In the early 1970s, a group of South American visionaries realized that the coming population crisis would one day require people to live in places formerly considered unsuitable for human habitation. They decided that this was an opportunity to try to design a workable future, by and for the Third World, from limited resources.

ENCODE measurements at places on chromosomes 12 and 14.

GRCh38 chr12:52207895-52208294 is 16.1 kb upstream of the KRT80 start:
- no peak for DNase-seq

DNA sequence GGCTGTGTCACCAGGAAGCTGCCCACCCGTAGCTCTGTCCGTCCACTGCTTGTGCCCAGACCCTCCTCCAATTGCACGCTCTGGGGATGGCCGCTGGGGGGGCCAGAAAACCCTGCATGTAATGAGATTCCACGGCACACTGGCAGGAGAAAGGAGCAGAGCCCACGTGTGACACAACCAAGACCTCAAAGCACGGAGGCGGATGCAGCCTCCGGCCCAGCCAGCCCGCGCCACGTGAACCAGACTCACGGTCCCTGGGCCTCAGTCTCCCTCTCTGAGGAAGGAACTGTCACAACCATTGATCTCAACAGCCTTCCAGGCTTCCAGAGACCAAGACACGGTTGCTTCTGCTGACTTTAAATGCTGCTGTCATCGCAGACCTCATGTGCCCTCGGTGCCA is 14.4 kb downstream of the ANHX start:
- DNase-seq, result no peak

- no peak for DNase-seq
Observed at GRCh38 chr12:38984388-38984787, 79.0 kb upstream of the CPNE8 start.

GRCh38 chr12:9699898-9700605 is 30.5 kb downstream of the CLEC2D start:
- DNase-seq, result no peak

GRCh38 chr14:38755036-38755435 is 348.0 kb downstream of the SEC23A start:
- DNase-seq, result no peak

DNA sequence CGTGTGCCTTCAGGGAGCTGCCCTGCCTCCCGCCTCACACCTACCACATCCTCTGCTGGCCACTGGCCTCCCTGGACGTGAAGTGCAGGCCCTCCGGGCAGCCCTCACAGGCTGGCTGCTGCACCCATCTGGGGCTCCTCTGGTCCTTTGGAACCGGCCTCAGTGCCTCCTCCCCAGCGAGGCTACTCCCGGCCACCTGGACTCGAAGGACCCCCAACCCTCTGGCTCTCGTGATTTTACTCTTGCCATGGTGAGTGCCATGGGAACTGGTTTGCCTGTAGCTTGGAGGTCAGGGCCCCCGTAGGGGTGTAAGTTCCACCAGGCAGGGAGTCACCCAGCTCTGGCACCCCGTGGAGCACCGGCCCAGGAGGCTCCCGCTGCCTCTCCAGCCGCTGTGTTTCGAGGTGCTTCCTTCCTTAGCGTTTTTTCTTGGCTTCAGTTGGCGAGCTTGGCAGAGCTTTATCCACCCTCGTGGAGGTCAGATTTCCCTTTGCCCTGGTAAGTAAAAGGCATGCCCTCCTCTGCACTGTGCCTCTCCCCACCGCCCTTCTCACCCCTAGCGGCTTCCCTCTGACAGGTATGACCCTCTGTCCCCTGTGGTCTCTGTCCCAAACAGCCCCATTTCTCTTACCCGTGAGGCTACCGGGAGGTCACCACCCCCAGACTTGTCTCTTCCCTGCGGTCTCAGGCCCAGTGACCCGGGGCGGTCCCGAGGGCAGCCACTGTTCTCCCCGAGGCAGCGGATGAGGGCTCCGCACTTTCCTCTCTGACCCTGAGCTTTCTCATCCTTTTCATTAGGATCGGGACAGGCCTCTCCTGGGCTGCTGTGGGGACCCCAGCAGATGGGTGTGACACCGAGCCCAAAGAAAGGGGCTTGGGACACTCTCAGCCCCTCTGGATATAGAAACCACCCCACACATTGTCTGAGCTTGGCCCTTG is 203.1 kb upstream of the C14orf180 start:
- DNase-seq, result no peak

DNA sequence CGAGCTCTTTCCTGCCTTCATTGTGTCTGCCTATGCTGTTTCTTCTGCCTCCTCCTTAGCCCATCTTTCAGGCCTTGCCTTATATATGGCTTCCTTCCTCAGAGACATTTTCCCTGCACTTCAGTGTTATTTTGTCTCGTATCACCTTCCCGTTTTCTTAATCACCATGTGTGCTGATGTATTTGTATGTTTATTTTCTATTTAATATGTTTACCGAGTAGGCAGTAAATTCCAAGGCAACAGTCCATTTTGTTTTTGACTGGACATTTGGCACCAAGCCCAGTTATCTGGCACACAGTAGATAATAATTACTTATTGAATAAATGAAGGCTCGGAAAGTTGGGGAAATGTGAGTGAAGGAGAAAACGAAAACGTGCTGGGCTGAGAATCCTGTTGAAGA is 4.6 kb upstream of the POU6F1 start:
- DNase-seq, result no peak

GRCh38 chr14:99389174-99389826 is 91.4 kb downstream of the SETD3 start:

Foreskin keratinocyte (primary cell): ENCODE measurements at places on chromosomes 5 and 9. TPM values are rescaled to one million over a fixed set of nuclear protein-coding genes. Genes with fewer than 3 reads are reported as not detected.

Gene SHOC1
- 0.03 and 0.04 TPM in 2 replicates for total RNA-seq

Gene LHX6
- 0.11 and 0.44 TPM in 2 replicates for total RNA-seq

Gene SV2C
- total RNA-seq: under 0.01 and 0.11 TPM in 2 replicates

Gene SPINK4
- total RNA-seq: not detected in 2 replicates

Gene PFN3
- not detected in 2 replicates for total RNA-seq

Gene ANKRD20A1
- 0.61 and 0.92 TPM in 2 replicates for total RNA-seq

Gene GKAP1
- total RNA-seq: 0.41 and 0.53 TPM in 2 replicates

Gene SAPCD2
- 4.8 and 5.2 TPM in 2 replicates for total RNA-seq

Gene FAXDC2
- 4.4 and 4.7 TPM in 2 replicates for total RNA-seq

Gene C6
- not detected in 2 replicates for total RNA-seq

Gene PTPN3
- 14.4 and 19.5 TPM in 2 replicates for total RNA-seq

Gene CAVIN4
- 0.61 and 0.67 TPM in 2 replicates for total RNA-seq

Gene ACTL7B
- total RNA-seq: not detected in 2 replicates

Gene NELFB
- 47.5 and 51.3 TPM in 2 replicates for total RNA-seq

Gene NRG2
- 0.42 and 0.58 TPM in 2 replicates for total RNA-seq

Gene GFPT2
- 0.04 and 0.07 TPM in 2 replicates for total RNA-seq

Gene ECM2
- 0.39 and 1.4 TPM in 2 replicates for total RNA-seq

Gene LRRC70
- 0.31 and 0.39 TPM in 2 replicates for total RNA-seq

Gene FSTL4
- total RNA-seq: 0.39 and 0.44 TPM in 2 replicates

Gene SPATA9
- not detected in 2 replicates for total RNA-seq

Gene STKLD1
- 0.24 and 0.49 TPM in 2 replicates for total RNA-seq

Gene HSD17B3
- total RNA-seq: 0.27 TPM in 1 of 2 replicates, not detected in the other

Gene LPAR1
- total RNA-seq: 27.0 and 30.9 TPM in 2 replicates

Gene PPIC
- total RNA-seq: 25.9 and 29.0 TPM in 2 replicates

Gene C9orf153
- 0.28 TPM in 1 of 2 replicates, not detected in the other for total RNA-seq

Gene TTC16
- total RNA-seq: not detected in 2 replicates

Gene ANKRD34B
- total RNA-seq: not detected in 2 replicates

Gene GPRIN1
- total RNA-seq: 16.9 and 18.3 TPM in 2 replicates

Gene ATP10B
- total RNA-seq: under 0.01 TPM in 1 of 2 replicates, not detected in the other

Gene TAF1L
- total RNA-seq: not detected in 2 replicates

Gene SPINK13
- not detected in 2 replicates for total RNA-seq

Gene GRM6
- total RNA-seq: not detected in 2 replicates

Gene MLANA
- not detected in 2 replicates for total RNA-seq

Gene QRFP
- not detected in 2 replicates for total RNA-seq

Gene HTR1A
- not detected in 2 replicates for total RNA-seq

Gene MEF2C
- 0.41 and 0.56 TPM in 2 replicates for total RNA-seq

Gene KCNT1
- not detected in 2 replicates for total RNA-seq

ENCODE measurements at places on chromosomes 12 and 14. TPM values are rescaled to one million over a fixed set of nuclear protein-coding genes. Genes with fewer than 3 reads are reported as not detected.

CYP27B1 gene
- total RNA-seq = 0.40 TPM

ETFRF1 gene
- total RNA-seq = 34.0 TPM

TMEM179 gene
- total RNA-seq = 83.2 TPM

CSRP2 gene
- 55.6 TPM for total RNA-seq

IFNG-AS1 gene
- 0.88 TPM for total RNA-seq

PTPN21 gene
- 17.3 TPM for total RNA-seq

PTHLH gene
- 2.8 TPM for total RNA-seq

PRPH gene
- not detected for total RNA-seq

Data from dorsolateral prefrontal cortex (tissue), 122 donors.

The place they chose was on the desolate, barren plains of eastern Colombia, a country too often thought of as producing only coffee, cocaine, and bloodshed. The village they founded, called Gaviotas, has become a bright example of how to fashion an ideal tropical society.
Many of the ingenious, affordable technologies they’ve created have spread to other developing nations, and may have much to offer the developed world as well.
This piece formed the basis of Alan Weisman’s book Gaviotas: A Village to Reinvent the World.